Defense and protection mechanisms in lung exposed to asbestiform fiber: the role of macrophage migration inhibitory factor and heme oxygenase-1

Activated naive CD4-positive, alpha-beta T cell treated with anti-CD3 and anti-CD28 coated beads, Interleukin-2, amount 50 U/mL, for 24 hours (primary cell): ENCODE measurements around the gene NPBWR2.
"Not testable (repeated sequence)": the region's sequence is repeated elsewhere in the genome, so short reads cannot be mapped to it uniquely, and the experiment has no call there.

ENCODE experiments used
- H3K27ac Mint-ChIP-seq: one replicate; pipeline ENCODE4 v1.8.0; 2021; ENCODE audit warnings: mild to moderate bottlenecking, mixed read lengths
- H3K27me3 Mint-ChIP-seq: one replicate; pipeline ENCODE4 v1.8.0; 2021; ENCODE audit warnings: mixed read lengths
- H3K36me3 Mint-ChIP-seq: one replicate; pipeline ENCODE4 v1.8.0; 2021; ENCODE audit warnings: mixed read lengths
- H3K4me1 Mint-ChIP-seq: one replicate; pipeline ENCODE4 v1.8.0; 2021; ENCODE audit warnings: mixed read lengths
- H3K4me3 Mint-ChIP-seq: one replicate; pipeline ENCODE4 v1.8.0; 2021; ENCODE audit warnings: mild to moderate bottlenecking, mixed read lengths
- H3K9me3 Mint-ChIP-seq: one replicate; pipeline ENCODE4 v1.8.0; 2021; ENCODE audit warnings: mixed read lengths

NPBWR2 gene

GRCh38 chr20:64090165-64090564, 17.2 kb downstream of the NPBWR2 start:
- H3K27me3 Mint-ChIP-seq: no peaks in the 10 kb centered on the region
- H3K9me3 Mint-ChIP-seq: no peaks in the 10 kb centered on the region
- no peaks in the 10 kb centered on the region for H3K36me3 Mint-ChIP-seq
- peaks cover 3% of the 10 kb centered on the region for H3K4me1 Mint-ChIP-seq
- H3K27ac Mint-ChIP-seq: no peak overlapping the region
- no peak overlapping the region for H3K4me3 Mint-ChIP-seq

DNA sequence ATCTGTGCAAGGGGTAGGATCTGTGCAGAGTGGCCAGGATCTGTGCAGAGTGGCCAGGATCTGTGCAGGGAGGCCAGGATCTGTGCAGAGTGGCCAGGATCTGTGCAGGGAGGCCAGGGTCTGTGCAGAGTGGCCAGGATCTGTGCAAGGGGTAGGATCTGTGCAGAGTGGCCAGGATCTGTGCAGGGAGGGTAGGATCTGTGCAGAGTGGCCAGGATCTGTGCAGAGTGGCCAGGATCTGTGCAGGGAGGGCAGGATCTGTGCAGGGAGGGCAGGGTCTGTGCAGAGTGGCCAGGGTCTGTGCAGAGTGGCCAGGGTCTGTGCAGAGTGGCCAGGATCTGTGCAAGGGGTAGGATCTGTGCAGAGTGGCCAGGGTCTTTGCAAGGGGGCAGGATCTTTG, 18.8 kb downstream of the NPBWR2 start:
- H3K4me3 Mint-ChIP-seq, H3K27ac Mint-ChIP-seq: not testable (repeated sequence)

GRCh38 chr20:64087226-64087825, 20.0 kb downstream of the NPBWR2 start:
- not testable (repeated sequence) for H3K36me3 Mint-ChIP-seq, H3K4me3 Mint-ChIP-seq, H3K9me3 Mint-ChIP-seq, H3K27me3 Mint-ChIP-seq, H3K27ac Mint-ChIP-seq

Fluoro-edenite (FE), an asbestiform fiber, is responsible for many respiratory pathologies: chronic obstructive diseases, pleural plaques, fibrosis, and malignant mesothelioma. Macrophage migration inhibitory factor (MIF) is one of the first cytokines produced in response to lung tissue damage. Heme oxygenase-1 (HO-1) is a protein with protective effects against oxidative stress. It is up regulated by several stimuli including pro-inflammatory cytokines and factors that promote oxidative stress. In this research, the in vivo model of sheep lungs naturally exposed to FE was studied in order to shed light on the pathophysiological events sustaining exposure to fibers, by determining immunohistochemical lung expression of MIF and HO-1. Protein levels expression of HO-1 and MIF were also evaluated in human primary lung fibroblasts after exposure to FE fibers in vitro. In exposed sheep lungs, MIF and HO-1 immunoexpression were spread involving the intraparenchymal stroma around bronchioles, interstitium between alveoli, alveolar epithelium and macrophages. High MIF immunoexpression prevails in macrophages. Similar results were obtained in vitro, but significantly higher values were only detected for HO-1 at concentrations of 50 and 100 μg/mL of FE fibers. MIF and HO-1 expressions seem to play a role in lung self-protection against uncontrolled chronic inflammation, thus counteracting the strong link with cancer development, induced by exposure to FE. Further studies will be conducted in order to add more information about the role of MIF and HO-1 in the toxicity FE-induced.
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